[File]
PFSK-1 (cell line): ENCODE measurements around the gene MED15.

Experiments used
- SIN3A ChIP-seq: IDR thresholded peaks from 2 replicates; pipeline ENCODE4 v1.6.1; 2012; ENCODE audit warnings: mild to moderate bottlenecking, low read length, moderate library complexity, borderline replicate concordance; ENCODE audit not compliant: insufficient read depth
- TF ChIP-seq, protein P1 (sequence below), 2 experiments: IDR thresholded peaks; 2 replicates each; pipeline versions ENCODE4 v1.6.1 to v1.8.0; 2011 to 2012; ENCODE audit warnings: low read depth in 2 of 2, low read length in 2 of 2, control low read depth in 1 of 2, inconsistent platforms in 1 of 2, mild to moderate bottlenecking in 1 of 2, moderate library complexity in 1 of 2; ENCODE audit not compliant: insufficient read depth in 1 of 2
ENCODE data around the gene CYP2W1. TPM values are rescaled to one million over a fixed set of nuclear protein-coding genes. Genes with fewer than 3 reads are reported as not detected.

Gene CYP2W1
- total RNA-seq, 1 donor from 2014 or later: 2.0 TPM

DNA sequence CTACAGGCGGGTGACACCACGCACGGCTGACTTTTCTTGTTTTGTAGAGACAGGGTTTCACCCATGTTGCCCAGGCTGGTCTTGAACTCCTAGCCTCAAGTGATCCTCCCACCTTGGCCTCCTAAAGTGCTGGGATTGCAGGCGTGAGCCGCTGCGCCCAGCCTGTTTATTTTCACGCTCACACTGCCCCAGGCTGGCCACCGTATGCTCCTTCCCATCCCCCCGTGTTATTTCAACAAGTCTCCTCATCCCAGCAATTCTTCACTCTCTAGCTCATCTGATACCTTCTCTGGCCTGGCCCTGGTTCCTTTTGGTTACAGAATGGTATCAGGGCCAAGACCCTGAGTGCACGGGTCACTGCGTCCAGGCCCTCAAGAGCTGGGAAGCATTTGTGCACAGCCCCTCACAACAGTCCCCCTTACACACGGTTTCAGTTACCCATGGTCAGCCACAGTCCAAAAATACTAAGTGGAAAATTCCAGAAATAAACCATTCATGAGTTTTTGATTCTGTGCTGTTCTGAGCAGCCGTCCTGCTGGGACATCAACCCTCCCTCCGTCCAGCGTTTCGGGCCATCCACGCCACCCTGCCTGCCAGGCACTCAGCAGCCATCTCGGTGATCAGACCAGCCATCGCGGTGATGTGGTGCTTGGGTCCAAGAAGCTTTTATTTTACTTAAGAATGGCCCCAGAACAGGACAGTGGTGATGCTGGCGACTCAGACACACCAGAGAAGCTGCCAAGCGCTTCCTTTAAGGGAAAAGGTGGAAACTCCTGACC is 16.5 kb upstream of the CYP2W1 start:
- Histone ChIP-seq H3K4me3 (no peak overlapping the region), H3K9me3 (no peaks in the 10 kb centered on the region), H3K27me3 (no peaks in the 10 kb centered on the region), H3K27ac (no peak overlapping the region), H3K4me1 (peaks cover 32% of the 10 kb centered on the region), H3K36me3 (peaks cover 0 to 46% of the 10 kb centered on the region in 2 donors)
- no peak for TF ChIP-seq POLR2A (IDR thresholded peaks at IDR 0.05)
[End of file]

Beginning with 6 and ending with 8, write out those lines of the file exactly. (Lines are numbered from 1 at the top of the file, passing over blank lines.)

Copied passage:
Gene CYP2W1
- total RNA-seq, 1 donor from 2014 or later: 2.0 TPM

DNA sequence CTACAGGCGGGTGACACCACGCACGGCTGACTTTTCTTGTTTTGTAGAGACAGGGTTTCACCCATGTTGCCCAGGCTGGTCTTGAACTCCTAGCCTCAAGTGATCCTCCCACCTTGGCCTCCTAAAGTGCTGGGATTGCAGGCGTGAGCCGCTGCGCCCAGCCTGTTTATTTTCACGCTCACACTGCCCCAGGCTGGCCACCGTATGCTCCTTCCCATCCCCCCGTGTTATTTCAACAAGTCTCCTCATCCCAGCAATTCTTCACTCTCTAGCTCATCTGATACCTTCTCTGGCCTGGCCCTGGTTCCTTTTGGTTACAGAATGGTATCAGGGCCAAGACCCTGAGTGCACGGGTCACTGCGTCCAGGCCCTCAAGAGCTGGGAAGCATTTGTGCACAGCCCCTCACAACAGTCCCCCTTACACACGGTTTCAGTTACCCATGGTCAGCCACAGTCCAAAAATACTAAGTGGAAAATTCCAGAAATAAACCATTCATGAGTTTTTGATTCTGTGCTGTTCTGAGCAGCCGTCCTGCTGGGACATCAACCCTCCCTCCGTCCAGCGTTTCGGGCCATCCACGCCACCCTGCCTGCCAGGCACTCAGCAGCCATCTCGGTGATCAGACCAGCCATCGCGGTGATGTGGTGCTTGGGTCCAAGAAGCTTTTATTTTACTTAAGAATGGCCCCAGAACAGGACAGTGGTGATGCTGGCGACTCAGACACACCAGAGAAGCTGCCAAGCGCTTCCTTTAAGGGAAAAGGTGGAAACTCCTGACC is 16.5 kb upstream of the CYP2W1 start: